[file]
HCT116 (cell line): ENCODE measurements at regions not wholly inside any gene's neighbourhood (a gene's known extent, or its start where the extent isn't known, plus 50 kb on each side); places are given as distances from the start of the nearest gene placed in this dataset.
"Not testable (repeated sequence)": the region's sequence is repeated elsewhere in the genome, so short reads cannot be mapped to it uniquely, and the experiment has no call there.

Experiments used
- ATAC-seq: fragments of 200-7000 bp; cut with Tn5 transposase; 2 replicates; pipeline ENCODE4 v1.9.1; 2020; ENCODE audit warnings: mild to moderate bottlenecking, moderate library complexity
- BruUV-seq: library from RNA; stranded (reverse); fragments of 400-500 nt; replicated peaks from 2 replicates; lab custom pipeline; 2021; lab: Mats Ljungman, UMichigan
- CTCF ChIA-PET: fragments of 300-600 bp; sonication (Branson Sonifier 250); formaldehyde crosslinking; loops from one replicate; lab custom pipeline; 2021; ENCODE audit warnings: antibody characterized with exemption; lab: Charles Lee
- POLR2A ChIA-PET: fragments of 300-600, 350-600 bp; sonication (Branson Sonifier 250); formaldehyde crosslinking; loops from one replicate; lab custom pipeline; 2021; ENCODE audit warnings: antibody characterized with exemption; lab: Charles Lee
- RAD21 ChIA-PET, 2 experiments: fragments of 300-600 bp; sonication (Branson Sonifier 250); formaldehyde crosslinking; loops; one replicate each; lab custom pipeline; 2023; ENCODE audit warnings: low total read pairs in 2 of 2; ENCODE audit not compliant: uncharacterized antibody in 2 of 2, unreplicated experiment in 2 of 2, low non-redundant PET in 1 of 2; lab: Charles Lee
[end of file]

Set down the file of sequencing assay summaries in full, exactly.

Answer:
HCT116 (cell line): ENCODE measurements at regions not wholly inside any gene's neighbourhood (a gene's known extent, or its start where the extent isn't known, plus 50 kb on each side); places are given as distances from the start of the nearest gene placed in this dataset.
"Not testable (repeated sequence)": the region's sequence is repeated elsewhere in the genome, so short reads cannot be mapped to it uniquely, and the experiment has no call there.

Experiments used
- ATAC-seq: fragments of 200-7000 bp; cut with Tn5 transposase; 2 replicates; pipeline ENCODE4 v1.9.1; 2020; ENCODE audit warnings: mild to moderate bottlenecking, moderate library complexity
- BruUV-seq: library from RNA; stranded (reverse); fragments of 400-500 nt; replicated peaks from 2 replicates; lab custom pipeline; 2021; lab: Mats Ljungman, UMichigan
- CTCF ChIA-PET: fragments of 300-600 bp; sonication (Branson Sonifier 250); formaldehyde crosslinking; loops from one replicate; lab custom pipeline; 2021; ENCODE audit warnings: antibody characterized with exemption; lab: Charles Lee
- POLR2A ChIA-PET: fragments of 300-600, 350-600 bp; sonication (Branson Sonifier 250); formaldehyde crosslinking; loops from one replicate; lab custom pipeline; 2021; ENCODE audit warnings: antibody characterized with exemption; lab: Charles Lee
- RAD21 ChIA-PET, 2 experiments: fragments of 300-600 bp; sonication (Branson Sonifier 250); formaldehyde crosslinking; loops; one replicate each; lab custom pipeline; 2023; ENCODE audit warnings: low total read pairs in 2 of 2; ENCODE audit not compliant: uncharacterized antibody in 2 of 2, unreplicated experiment in 2 of 2, low non-redundant PET in 1 of 2; lab: Charles Lee